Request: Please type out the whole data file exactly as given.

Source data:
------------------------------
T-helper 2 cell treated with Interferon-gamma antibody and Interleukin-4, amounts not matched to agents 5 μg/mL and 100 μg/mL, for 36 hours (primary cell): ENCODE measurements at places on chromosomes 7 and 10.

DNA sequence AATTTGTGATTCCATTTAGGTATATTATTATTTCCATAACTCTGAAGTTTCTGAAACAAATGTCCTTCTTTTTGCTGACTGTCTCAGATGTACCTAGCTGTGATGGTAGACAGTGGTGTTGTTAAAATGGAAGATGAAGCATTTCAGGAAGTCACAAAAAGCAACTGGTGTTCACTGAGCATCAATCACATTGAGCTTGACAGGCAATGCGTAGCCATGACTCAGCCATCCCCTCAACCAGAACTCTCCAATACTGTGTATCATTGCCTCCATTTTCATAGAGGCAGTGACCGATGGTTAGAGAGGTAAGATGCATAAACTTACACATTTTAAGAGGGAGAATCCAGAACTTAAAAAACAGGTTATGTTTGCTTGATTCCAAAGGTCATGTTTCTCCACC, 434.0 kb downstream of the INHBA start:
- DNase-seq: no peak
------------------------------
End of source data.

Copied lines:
T-helper 2 cell treated with Interferon-gamma antibody and Interleukin-4, amounts not matched to agents 5 μg/mL and 100 μg/mL, for 36 hours (primary cell): ENCODE measurements at places on chromosomes 7 and 10.

DNA sequence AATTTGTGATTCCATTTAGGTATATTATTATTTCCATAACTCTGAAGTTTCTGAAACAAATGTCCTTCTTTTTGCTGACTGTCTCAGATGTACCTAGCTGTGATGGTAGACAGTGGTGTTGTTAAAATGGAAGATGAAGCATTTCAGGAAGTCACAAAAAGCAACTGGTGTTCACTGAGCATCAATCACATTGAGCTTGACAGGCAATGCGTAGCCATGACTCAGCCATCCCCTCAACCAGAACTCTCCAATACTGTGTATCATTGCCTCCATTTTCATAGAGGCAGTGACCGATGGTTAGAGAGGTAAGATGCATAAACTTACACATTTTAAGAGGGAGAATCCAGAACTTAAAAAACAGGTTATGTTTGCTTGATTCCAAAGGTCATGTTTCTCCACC, 434.0 kb downstream of the INHBA start:
- DNase-seq: no peak